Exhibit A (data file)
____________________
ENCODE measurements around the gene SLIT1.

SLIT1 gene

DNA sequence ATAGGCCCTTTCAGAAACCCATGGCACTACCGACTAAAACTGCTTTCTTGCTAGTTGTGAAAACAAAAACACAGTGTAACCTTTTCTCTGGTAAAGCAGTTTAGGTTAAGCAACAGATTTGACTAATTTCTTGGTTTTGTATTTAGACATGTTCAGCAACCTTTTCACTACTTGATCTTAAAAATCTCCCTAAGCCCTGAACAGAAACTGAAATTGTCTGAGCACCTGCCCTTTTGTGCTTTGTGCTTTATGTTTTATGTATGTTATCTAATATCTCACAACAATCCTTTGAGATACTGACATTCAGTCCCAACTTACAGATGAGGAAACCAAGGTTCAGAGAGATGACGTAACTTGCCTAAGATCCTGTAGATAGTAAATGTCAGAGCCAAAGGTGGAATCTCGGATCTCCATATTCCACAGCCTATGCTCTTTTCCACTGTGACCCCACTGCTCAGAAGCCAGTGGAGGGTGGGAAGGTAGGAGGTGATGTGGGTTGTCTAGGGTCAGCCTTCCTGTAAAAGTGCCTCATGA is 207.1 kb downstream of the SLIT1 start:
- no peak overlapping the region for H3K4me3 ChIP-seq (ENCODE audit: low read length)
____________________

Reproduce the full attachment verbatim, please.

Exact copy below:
ENCODE measurements around the gene SLIT1.

SLIT1 gene

DNA sequence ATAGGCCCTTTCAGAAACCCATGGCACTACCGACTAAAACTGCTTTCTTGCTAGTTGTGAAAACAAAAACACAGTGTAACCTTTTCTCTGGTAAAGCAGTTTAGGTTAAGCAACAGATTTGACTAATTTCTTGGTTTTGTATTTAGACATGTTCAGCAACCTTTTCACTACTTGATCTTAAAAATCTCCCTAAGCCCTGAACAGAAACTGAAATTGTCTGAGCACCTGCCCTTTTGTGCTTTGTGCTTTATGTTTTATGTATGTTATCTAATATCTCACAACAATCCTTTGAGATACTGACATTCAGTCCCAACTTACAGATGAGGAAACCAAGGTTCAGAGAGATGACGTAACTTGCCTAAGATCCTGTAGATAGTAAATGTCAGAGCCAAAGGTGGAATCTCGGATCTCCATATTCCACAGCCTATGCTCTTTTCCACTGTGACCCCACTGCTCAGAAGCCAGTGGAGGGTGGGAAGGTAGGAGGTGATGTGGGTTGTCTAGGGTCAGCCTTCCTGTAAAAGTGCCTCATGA is 207.1 kb downstream of the SLIT1 start:
- no peak overlapping the region for H3K4me3 ChIP-seq (ENCODE audit: low read length)